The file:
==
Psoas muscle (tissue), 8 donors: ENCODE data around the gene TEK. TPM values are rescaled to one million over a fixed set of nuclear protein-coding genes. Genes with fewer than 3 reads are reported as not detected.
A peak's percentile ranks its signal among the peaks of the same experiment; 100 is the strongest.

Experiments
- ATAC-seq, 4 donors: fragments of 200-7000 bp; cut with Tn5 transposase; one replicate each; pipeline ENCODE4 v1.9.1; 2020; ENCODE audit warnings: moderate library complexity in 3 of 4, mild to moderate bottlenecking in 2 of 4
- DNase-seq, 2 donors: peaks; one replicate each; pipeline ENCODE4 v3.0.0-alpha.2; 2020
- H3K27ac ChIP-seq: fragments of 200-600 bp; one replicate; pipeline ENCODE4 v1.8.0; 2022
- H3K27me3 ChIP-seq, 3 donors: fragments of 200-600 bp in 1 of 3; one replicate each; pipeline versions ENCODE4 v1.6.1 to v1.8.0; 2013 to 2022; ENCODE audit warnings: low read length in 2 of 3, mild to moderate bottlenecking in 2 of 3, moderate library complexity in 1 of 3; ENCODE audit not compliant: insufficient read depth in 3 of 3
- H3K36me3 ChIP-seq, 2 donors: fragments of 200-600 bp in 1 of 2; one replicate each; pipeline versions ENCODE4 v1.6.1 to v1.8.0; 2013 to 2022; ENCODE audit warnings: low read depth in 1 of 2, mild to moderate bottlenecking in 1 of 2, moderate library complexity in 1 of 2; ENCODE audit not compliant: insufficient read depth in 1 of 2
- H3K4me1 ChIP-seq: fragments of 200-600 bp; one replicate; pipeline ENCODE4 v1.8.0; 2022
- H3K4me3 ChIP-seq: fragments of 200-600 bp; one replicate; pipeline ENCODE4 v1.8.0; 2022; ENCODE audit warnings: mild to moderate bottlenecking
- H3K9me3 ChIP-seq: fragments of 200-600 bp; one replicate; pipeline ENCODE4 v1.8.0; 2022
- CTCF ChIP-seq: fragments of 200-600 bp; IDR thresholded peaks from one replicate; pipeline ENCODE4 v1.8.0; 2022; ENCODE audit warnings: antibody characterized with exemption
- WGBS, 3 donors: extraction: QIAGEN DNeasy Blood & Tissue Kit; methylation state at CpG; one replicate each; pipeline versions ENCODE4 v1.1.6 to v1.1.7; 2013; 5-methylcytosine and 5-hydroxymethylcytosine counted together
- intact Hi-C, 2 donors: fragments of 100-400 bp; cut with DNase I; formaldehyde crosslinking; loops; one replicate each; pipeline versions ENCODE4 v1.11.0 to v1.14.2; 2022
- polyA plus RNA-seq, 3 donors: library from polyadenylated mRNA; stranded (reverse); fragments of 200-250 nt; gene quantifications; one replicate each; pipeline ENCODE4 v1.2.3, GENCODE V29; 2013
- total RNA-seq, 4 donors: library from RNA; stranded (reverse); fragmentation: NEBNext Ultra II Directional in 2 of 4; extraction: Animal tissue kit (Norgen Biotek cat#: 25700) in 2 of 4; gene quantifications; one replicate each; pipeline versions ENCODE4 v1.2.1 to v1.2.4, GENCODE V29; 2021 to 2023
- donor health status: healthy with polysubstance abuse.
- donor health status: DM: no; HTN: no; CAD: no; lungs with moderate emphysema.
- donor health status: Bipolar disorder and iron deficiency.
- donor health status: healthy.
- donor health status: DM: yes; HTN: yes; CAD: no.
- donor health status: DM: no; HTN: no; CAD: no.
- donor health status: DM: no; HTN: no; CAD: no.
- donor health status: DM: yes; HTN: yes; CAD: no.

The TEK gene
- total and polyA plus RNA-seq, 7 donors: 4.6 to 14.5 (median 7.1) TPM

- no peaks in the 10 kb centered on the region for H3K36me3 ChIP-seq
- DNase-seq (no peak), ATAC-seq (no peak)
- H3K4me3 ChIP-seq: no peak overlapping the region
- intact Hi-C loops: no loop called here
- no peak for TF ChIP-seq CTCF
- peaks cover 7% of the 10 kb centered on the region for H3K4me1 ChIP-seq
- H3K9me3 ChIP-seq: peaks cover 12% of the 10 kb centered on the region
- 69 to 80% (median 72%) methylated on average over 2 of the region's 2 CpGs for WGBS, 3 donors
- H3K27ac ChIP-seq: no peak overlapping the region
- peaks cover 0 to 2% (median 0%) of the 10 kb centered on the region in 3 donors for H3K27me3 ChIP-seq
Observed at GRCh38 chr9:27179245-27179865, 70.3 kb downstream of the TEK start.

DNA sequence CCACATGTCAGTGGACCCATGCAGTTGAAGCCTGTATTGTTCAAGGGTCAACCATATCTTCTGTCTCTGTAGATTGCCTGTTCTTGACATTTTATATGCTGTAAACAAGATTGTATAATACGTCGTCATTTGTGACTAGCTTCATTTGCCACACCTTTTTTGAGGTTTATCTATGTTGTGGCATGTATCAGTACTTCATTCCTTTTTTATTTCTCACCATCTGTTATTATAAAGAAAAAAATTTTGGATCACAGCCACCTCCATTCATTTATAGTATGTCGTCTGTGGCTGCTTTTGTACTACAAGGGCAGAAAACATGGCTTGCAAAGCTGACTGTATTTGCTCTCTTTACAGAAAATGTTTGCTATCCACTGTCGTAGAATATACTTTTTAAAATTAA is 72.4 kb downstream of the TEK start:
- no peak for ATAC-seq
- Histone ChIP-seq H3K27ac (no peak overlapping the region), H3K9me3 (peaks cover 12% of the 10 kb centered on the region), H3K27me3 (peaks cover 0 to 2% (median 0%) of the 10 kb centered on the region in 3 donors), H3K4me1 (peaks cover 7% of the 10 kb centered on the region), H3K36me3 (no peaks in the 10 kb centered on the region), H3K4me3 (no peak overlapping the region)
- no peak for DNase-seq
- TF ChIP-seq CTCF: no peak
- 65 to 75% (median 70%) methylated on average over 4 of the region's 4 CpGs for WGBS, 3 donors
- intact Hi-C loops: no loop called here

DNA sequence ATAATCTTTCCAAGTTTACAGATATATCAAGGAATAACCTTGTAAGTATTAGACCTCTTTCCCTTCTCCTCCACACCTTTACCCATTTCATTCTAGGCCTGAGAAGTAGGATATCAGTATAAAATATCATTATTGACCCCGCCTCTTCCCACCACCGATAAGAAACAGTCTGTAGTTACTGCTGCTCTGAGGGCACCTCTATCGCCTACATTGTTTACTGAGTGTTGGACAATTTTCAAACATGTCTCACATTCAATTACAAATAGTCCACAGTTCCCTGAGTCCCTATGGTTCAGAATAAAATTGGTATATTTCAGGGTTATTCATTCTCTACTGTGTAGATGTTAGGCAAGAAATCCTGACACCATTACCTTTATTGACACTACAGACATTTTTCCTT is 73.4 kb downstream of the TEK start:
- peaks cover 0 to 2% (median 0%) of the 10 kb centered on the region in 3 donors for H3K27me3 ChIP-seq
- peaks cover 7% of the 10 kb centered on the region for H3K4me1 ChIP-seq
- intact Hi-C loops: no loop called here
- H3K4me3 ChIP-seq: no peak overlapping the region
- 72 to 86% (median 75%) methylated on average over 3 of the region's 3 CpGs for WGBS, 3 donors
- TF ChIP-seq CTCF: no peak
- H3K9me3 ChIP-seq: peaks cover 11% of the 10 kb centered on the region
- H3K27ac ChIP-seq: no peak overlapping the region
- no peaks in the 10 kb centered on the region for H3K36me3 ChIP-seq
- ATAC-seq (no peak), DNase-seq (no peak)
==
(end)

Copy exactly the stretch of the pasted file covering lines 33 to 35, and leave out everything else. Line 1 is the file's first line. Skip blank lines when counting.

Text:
- H3K9me3 ChIP-seq: peaks cover 12% of the 10 kb centered on the region
- 69 to 80% (median 72%) methylated on average over 2 of the region's 2 CpGs for WGBS, 3 donors
- H3K27ac ChIP-seq: no peak overlapping the region